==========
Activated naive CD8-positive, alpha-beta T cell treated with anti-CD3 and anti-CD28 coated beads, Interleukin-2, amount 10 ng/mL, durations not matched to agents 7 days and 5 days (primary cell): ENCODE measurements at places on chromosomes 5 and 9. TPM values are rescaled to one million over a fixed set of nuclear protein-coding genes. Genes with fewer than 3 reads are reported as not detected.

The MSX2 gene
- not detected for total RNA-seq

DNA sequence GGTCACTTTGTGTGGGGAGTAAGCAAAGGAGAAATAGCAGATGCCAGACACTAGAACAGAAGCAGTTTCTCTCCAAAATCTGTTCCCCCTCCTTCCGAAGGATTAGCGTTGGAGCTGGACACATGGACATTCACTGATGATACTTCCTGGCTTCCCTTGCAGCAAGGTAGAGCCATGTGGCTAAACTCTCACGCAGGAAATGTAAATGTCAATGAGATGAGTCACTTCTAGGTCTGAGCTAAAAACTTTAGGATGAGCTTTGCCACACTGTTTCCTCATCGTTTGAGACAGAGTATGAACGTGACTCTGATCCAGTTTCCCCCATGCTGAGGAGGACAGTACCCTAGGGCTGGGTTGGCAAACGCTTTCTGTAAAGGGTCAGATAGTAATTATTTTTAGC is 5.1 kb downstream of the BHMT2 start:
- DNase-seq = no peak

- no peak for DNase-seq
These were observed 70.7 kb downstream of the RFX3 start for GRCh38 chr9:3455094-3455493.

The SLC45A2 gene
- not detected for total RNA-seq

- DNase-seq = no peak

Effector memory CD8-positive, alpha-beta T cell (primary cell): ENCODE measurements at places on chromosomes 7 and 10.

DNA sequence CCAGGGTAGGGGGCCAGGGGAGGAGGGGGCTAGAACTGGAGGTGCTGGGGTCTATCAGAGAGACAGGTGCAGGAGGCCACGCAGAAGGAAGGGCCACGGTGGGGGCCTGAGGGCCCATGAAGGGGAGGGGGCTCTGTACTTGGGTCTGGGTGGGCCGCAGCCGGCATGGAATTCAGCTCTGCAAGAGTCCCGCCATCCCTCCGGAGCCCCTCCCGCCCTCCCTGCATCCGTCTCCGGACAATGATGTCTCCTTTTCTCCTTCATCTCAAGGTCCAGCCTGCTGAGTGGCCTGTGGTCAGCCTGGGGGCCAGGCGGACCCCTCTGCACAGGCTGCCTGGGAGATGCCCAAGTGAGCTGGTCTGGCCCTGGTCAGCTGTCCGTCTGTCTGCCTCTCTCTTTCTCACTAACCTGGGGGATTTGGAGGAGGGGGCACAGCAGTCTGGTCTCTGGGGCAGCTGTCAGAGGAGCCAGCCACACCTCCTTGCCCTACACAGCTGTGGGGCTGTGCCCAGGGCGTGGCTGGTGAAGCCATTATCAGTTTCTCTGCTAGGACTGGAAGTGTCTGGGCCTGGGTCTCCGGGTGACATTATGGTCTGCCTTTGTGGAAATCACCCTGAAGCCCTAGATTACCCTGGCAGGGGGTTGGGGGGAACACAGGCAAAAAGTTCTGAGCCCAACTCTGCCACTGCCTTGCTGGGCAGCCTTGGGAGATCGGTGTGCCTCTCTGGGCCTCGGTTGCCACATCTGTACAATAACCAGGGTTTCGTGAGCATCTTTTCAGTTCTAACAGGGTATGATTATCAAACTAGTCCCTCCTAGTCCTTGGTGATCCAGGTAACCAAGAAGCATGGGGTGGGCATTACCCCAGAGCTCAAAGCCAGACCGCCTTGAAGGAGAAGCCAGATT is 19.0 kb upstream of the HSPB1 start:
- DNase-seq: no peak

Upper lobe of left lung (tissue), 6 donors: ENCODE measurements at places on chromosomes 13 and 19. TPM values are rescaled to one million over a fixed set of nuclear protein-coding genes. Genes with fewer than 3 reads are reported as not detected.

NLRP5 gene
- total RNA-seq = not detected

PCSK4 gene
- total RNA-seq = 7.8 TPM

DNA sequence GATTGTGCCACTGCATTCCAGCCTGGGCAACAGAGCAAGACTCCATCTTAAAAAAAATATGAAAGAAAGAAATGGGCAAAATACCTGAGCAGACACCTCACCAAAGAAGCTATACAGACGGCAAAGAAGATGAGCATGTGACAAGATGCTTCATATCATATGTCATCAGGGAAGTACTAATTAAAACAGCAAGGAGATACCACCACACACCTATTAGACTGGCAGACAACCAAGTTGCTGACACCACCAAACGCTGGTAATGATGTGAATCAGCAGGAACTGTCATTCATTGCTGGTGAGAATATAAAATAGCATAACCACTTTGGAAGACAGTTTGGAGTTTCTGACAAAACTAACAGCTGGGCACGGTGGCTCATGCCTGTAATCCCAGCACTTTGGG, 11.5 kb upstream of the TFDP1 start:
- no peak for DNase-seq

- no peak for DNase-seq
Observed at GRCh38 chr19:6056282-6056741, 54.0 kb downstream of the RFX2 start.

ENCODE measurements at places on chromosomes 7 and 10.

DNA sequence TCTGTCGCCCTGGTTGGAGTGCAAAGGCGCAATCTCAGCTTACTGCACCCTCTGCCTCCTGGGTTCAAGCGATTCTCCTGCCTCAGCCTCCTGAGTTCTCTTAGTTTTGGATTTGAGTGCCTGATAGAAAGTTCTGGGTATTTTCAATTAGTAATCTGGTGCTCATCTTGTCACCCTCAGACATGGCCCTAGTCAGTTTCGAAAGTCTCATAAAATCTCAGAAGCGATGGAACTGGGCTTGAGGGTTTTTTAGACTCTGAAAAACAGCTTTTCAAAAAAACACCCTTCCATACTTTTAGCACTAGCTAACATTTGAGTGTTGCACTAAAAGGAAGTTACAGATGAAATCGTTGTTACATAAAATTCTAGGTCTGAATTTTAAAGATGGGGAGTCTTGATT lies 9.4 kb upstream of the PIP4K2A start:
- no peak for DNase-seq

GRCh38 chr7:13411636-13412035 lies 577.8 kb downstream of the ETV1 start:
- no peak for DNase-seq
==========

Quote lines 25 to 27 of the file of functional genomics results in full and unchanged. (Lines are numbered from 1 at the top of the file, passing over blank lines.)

- no peak for DNase-seq

GRCh38 chr7:13411636-13412035 lies 577.8 kb downstream of the ETV1 start:
- no peak for DNase-seq